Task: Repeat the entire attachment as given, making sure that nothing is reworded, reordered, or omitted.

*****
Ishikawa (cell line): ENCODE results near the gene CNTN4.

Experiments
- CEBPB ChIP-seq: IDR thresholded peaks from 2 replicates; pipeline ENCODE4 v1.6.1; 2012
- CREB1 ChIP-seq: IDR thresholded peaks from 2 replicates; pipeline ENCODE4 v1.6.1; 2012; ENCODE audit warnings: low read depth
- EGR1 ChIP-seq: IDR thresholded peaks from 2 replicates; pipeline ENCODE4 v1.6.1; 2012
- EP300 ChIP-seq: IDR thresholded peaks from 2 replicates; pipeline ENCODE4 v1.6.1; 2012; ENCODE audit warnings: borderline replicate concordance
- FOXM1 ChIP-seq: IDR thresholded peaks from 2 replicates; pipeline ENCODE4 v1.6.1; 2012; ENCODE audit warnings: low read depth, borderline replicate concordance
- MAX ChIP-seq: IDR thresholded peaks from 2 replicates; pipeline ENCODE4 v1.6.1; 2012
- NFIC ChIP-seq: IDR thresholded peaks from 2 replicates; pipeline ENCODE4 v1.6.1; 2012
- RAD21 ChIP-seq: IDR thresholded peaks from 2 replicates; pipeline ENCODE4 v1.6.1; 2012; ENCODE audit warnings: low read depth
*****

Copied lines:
Ishikawa (cell line): ENCODE results near the gene CNTN4.

Experiments
- CEBPB ChIP-seq: IDR thresholded peaks from 2 replicates; pipeline ENCODE4 v1.6.1; 2012
- CREB1 ChIP-seq: IDR thresholded peaks from 2 replicates; pipeline ENCODE4 v1.6.1; 2012; ENCODE audit warnings: low read depth
- EGR1 ChIP-seq: IDR thresholded peaks from 2 replicates; pipeline ENCODE4 v1.6.1; 2012
- EP300 ChIP-seq: IDR thresholded peaks from 2 replicates; pipeline ENCODE4 v1.6.1; 2012; ENCODE audit warnings: borderline replicate concordance
- FOXM1 ChIP-seq: IDR thresholded peaks from 2 replicates; pipeline ENCODE4 v1.6.1; 2012; ENCODE audit warnings: low read depth, borderline replicate concordance
- MAX ChIP-seq: IDR thresholded peaks from 2 replicates; pipeline ENCODE4 v1.6.1; 2012
- NFIC ChIP-seq: IDR thresholded peaks from 2 replicates; pipeline ENCODE4 v1.6.1; 2012
- RAD21 ChIP-seq: IDR thresholded peaks from 2 replicates; pipeline ENCODE4 v1.6.1; 2012; ENCODE audit warnings: low read depth